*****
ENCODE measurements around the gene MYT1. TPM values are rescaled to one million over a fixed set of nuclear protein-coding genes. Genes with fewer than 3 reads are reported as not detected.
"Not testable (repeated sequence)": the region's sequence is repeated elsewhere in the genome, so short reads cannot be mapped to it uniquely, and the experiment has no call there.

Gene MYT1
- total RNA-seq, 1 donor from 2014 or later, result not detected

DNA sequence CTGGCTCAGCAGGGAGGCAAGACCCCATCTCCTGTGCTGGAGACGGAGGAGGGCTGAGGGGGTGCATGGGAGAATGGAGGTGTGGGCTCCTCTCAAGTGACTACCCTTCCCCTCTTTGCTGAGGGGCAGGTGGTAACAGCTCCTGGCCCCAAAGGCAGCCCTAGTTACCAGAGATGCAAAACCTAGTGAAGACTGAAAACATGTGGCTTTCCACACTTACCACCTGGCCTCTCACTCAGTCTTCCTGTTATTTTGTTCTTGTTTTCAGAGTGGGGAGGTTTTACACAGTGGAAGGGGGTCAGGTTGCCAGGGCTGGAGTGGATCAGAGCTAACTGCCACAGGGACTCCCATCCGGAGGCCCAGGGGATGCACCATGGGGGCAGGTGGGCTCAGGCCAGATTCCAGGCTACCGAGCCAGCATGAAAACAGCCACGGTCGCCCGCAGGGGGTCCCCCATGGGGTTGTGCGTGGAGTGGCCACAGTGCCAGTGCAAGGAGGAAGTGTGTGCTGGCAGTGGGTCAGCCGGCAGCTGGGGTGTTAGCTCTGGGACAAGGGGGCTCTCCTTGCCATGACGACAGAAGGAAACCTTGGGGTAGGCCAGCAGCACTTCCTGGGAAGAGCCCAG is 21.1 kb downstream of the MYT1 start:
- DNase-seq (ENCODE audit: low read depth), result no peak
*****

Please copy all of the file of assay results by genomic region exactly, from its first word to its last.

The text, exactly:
ENCODE measurements around the gene MYT1. TPM values are rescaled to one million over a fixed set of nuclear protein-coding genes. Genes with fewer than 3 reads are reported as not detected.
"Not testable (repeated sequence)": the region's sequence is repeated elsewhere in the genome, so short reads cannot be mapped to it uniquely, and the experiment has no call there.

Gene MYT1
- total RNA-seq, 1 donor from 2014 or later, result not detected

DNA sequence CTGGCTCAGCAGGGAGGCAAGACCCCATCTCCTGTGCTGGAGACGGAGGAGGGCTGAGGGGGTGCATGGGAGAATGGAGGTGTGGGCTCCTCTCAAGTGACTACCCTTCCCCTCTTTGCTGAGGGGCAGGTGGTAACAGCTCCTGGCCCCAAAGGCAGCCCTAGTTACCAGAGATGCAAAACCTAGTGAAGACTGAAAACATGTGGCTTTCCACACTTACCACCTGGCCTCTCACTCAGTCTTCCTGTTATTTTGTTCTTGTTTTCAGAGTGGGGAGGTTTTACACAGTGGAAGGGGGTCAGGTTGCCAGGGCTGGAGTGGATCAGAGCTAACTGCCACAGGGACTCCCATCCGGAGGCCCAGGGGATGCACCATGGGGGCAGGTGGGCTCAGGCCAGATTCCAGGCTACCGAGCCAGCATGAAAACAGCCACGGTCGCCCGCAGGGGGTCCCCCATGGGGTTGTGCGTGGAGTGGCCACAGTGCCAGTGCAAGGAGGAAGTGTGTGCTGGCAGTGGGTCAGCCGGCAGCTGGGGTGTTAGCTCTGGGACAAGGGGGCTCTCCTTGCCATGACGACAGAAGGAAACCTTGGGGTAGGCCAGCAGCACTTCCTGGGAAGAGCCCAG is 21.1 kb downstream of the MYT1 start:
- DNase-seq (ENCODE audit: low read depth), result no peak